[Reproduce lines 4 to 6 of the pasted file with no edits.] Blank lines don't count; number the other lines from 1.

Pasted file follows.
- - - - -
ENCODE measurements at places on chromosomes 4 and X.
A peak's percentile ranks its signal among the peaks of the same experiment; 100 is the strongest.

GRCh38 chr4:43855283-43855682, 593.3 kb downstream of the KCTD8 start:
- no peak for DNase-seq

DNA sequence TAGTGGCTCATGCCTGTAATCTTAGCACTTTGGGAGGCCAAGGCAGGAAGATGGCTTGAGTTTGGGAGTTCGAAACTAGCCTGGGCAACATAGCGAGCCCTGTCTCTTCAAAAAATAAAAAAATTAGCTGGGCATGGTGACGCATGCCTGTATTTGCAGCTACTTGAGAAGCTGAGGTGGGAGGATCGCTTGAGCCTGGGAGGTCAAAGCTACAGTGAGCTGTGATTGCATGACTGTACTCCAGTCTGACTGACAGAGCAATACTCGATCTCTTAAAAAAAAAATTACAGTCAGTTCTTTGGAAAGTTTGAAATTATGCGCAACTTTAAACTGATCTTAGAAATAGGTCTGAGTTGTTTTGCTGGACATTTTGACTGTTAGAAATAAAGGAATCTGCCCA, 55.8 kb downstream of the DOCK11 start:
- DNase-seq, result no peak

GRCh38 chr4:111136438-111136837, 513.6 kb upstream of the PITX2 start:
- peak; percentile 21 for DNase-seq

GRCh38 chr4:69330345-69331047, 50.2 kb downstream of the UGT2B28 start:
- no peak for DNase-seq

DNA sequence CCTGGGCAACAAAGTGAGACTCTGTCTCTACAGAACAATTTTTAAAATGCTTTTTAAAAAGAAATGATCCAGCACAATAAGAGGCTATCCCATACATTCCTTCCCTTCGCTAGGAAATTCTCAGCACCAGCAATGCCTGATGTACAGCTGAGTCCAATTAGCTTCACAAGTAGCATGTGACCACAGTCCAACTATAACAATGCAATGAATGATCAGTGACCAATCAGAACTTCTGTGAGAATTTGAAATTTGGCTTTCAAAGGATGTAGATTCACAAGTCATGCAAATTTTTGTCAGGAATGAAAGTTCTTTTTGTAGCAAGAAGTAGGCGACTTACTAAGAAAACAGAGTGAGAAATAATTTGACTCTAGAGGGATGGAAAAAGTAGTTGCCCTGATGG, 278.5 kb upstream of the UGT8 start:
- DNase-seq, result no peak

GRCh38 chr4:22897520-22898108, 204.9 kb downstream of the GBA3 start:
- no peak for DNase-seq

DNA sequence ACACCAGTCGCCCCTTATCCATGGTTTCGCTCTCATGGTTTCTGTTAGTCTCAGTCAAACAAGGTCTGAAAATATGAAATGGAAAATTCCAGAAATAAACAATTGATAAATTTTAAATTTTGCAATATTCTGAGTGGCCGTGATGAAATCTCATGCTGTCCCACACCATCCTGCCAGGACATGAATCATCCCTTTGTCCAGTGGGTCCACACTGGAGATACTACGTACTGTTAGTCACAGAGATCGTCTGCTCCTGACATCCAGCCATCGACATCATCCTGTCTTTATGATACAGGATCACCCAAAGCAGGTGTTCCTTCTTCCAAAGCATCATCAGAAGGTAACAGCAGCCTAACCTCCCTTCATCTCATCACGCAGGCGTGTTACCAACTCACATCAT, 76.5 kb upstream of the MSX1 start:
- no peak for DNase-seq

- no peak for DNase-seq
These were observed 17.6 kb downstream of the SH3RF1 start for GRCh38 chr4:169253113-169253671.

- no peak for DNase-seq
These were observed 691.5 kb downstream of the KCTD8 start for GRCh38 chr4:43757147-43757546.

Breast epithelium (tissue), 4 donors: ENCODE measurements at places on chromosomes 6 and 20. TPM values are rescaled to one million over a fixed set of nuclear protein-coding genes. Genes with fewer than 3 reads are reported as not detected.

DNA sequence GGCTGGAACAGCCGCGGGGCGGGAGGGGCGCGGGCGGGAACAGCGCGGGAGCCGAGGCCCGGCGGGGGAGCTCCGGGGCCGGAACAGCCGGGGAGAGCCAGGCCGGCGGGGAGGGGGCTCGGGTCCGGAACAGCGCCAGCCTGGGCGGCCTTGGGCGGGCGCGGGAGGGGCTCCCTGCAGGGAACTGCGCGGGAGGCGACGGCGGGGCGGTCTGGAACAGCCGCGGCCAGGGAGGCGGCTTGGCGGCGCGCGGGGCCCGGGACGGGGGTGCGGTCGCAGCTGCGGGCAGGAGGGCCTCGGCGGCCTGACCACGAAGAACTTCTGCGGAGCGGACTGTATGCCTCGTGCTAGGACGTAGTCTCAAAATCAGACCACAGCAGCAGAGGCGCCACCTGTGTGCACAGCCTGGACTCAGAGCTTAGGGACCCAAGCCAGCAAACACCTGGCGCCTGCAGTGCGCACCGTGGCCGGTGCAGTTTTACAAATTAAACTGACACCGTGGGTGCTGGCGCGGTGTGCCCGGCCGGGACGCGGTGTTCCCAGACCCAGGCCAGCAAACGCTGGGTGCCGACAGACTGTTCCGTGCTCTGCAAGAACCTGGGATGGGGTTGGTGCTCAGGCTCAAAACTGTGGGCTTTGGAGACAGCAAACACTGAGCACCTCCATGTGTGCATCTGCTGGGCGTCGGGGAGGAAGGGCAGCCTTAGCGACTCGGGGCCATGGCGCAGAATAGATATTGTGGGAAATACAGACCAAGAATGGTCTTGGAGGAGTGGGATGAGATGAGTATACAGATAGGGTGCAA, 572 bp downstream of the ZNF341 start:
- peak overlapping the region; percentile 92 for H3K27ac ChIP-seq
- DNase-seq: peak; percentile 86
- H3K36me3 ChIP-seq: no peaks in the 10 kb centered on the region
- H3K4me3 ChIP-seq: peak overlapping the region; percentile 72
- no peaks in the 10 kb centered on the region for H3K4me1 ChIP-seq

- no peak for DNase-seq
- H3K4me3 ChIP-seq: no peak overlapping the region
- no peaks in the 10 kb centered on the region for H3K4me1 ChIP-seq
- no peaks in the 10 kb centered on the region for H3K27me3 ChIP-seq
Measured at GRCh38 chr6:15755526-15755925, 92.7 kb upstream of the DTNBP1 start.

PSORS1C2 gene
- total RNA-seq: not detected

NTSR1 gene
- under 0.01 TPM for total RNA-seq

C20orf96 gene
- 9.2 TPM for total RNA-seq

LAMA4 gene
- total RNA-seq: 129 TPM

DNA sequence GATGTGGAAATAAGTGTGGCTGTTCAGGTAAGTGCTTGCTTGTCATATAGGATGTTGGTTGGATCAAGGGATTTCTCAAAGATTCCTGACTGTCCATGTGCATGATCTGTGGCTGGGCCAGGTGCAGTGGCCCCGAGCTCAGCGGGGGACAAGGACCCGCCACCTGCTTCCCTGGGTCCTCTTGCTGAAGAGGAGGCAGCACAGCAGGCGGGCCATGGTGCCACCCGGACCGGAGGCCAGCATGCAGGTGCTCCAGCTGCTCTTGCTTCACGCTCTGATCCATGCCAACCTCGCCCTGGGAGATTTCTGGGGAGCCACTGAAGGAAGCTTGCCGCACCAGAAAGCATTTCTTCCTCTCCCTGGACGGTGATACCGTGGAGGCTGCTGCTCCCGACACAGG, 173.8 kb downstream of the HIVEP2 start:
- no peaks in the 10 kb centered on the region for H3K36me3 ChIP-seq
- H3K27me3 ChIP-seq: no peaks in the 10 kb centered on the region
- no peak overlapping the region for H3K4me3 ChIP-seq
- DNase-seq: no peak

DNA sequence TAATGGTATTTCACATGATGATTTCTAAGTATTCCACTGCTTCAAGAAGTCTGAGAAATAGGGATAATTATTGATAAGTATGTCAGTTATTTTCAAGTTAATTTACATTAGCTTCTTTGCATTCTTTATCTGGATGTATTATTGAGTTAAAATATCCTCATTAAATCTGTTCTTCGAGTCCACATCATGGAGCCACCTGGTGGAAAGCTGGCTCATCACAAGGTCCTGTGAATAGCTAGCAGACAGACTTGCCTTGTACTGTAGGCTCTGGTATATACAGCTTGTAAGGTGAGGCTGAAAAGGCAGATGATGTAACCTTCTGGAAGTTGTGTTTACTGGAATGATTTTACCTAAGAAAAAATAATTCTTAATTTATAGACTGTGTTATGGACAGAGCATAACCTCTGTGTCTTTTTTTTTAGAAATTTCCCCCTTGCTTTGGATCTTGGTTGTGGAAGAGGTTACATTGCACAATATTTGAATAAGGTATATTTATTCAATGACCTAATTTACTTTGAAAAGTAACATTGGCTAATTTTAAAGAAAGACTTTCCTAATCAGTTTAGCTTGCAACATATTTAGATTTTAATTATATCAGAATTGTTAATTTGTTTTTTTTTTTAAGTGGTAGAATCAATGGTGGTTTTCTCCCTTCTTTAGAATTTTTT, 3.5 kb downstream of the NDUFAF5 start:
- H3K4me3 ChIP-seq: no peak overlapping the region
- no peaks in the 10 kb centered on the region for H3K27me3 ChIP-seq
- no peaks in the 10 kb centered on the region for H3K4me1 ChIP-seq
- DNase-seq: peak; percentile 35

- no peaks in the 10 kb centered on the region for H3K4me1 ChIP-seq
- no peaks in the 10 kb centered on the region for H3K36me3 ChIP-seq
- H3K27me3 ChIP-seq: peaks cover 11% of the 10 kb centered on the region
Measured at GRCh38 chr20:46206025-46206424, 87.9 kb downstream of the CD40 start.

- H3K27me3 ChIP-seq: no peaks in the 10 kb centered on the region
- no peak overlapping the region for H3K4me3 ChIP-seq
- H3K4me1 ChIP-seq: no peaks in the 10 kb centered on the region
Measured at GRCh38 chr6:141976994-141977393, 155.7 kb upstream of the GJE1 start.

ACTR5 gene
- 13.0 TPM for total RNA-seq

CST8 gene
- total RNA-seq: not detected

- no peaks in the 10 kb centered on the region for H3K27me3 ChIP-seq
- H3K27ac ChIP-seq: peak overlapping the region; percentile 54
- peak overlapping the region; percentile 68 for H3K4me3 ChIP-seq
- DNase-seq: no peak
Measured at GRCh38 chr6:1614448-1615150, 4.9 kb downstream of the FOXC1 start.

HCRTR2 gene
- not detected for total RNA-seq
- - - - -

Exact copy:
- no peak for DNase-seq

DNA sequence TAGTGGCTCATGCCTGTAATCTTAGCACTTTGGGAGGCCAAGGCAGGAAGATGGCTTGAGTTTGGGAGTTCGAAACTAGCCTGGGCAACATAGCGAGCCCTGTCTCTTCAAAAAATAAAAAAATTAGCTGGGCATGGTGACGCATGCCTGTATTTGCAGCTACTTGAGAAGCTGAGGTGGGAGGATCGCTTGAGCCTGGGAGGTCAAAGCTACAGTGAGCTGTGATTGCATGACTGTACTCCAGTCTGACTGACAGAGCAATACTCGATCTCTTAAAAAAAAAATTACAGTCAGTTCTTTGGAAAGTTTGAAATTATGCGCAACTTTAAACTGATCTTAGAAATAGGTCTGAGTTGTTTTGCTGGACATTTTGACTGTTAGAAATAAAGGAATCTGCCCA, 55.8 kb downstream of the DOCK11 start:
- DNase-seq, result no peak